Lynne Cooke’s lecture will consider the work of those who have created art on the periphery, and the moments when these unschooled “outsiders” intersected with the avant-garde. Variously called primitive, amateur, self-taught, naïve, folk, visionary or outsider, these creators are routinely excluded from the art historical canon on the grounds that they have not followed a path of academic art schooling and participated in mainstream art discourse and markets. Cooke offers an alternative narrative that focuses on key moments of intersection between “outliers” and “modern:” credentialed artists who advocated on behalf of their uncredentialed counterparts, and major art institutions which embraced such work at specific moments of cultural change when the boundaries between the center and periphery became unusually porous. Today, when it is often difficult to identify visually work made by trained and untrained makers, there are few justifications for maintaining unquestioned these calcified categories. Among the “outlier” artists whom Cooke will address are Forrest Bess, Henry Darger, William Edmondson, Lonnie Holley, Sister Gertrude Morgan, Martín Ramírez, Bill Traylor, and Judith Scott.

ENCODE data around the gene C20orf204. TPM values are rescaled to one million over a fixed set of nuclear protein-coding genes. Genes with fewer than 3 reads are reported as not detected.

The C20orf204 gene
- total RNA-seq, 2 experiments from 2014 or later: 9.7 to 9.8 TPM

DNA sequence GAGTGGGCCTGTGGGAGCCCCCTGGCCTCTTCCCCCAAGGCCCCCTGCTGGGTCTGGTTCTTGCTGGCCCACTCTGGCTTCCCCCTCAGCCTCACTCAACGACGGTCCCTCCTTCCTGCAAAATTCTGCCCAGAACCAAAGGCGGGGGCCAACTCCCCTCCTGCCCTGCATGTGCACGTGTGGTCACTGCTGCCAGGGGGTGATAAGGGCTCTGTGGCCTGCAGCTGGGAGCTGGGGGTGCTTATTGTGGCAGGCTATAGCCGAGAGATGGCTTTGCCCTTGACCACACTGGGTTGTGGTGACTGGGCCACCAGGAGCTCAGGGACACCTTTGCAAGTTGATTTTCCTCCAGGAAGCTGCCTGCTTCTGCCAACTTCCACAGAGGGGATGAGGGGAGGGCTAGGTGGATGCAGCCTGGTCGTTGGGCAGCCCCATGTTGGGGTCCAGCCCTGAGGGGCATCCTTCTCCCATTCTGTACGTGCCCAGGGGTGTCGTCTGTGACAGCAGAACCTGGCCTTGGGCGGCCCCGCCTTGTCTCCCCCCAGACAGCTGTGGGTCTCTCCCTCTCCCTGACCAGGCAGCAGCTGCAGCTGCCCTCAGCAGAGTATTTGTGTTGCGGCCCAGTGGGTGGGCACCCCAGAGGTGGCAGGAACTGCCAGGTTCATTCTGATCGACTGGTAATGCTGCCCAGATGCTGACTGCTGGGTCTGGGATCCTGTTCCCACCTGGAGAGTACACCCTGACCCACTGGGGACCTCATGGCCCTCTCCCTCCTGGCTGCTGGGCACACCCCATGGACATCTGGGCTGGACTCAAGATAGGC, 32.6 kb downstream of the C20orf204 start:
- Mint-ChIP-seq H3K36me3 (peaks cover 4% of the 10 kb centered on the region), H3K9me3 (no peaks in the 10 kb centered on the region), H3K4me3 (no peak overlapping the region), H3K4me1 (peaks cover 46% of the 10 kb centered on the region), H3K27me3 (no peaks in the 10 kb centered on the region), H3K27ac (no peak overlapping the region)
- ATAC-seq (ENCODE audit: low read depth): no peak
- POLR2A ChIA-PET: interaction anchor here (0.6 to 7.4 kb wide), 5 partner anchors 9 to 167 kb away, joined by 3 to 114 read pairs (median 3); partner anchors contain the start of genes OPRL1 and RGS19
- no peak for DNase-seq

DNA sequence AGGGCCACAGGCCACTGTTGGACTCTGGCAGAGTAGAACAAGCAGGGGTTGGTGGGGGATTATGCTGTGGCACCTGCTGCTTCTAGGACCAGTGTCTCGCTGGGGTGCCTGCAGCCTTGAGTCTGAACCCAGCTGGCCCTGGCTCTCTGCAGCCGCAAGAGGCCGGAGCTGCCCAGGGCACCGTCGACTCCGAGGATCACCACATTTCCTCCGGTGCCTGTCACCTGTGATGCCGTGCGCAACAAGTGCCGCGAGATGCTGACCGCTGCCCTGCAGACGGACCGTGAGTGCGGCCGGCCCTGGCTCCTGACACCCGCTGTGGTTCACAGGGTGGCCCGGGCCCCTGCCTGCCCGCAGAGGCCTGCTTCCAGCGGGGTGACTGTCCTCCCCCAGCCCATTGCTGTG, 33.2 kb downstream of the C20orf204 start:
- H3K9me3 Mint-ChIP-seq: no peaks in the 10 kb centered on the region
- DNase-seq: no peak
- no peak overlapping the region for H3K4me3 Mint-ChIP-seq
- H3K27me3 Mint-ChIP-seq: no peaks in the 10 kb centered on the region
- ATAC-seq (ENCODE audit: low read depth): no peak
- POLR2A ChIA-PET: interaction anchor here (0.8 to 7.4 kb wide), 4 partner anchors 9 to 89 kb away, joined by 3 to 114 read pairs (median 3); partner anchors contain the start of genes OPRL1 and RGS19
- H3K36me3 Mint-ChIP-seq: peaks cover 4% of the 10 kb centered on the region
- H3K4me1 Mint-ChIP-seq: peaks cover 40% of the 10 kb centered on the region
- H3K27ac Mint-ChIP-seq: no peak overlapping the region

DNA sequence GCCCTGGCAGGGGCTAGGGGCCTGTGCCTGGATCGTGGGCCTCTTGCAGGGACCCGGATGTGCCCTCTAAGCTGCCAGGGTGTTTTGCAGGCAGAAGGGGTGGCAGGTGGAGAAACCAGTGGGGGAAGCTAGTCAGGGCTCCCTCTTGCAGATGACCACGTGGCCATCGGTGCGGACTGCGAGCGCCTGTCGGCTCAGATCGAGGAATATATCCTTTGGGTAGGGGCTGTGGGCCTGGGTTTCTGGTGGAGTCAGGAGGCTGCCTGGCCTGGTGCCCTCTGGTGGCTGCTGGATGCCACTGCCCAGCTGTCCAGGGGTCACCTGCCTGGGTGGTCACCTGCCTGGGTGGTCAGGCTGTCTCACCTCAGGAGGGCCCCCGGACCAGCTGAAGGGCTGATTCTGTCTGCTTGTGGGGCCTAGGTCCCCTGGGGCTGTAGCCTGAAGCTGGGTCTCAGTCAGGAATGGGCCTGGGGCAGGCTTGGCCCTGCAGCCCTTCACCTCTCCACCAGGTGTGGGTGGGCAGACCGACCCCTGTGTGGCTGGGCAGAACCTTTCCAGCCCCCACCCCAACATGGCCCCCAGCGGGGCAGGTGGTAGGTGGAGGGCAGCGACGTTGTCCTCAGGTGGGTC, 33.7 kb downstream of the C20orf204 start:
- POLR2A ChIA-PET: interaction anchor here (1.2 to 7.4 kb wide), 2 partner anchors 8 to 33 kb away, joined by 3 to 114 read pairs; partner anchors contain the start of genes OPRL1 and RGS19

In 2014, Lynne Cooke was named senior curator of special projects in modern art at the National Gallery of Art (NGA). Previous to assuming this position, she was the Andrew W. Mellon Professor at the NGA’s Center for Advanced Study in the Visual Arts (2012-2014), the deputy director and chief curator at the Museo Reina Sofia in Madrid, Spain (2008-2012), and curator at the Dia Art Foundation in New York (1991-2008). Among the notable exhibitions she has organized are projects on Cristina Iglesias, Rosemarie Trockel, Blinky Palermo, Francis Alÿs, Richard Serra, and Zoe Leonard.
Image: Horace Pippin, Interior, 1944, oil on canvas, 24 1/8 x 30 3/16 in., National Gallery of Art, Gift of Mr. and Mrs. Meyer P. Potamkin, in honor of the 50th Anniversary of the National Gallery of Art, 1991.42.1. Photo courtesy of the National Gallery of Art, Washington.
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